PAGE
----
|Communication||Asynchronous online discussions in your learning management system so everyone gets to participate in the class dialogue.|
|Collaboration||Use a collaborative suite (Google or Microsoft) to get students collaborating in digital spaces around shared tasks.|
|Creativity||Allow students to use digital tools to create artifacts of their learning (e.g., digital stories, infographics, multimedia timelines)|
If we design our online station with one or more of these Cs in mind, students are more likely to stay engaged in the learning activity. Too often, the online station is relegated to individual work with adaptive software or watching a video. As a result, students quickly become bored or distracted.
Offline Station: Student Agency
Every student is different, so one task is unlikely to appeal to all learners. I encourage teachers to design this station through the lens of student agency. Student agency refers to the students’ ability to make key decisions about their learning. Agency and autonomy can yield higher levels of motivation over time.
I suggest that teachers begin simply with a “would you rather” approach to agency so they do not feel overwhelmed by the prospect of generating many options. They can give students the chance to work alone or with a partner, make connections in a paragraph or visually in a concept map, annotate a text or draw sketchnotes. A simple but meaningful choice is more likely to keep students engaged at this station.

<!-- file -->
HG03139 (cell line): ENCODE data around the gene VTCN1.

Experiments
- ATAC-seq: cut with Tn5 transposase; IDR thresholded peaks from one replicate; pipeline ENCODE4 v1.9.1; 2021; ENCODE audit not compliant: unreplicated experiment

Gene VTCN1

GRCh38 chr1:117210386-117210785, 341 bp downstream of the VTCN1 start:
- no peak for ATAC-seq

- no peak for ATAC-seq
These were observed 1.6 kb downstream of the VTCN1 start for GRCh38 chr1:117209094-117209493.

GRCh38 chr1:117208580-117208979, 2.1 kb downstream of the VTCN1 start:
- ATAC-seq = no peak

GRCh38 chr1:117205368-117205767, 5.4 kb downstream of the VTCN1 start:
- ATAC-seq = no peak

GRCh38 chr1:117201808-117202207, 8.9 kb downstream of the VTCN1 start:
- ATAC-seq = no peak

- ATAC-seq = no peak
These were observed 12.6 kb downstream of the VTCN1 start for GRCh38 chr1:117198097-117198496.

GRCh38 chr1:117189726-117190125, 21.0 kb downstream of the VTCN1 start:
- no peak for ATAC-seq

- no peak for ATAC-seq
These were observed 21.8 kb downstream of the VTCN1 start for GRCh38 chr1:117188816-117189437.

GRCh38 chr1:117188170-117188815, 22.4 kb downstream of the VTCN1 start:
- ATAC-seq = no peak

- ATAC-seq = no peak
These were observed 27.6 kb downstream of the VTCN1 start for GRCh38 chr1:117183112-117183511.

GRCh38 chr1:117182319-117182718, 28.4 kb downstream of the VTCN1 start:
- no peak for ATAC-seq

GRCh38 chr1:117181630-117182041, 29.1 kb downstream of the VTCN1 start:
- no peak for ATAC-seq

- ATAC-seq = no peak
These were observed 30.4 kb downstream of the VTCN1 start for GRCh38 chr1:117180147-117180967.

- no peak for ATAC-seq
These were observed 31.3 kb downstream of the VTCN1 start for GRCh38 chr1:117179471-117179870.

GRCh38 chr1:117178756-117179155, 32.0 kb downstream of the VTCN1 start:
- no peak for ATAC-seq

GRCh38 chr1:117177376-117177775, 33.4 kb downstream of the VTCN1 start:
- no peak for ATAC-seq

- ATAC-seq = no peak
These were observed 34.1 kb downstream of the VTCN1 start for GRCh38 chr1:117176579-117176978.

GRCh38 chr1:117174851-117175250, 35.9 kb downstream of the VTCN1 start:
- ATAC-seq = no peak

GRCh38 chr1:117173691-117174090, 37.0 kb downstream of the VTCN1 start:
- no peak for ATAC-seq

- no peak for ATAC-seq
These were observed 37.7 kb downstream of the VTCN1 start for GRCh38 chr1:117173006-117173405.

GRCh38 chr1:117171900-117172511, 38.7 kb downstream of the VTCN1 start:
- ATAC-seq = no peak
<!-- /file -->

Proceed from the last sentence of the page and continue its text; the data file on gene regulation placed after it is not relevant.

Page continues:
As I reflect on my early experiences with the station rotation model, I am grateful I had to begin designing collaborative tasks around a shared device. It helped me learn three important lessons that still inform my work in this space.
- Learning is, in part, a social endeavor. As such, technology should not be used to isolate learners. It must be used to foster communication and collaboration among members of a learning community.
- Technology is simply a vehicle. We can use it to connect students to information, resources, online tools, an audience, and each other. Technology should not be used for technology’s sake.
- Learning that is student-centered, student-driven, and student-paced is more meaningful, relevant, and engaging for learners.
Teachers shifting to blended learning and specifically using the station rotation model should “think big, but start small.” Don’t worry about differentiating, building in student agency, and prioritizing the 4Cs on your first attempt at a station rotation; however, know that there is always more you can do with this dynamic and flexible blended learning model!
Want to learn more about blended learning and the station rotation model? Check out my online, self-paced courses–Getting Started with Blended Learning and Advancing with Blended Learning.